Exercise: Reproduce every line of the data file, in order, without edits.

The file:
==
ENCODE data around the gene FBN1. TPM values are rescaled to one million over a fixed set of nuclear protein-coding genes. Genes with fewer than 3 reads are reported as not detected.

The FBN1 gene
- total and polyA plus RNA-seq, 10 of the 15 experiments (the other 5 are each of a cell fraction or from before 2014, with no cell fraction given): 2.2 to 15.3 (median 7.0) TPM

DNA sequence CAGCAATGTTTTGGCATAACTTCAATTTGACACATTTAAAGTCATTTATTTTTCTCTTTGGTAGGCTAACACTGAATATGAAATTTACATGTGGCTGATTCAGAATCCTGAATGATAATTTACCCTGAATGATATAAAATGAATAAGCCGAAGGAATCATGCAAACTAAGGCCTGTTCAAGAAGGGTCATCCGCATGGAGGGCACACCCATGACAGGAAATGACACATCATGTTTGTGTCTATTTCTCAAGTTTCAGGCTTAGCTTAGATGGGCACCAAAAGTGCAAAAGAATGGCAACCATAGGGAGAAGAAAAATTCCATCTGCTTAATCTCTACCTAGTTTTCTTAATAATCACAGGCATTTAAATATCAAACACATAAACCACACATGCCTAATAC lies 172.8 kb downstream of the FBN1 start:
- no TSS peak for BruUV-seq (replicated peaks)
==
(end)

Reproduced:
ENCODE data around the gene FBN1. TPM values are rescaled to one million over a fixed set of nuclear protein-coding genes. Genes with fewer than 3 reads are reported as not detected.

The FBN1 gene
- total and polyA plus RNA-seq, 10 of the 15 experiments (the other 5 are each of a cell fraction or from before 2014, with no cell fraction given): 2.2 to 15.3 (median 7.0) TPM

DNA sequence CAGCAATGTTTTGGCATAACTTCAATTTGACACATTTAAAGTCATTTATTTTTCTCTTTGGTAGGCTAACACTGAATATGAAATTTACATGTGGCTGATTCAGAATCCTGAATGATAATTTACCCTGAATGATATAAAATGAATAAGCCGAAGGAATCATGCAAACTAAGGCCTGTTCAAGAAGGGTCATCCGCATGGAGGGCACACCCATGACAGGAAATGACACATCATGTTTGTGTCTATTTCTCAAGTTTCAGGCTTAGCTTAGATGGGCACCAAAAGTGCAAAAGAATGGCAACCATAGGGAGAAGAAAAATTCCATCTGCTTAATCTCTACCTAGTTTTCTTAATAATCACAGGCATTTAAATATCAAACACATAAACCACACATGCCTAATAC lies 172.8 kb downstream of the FBN1 start:
- no TSS peak for BruUV-seq (replicated peaks)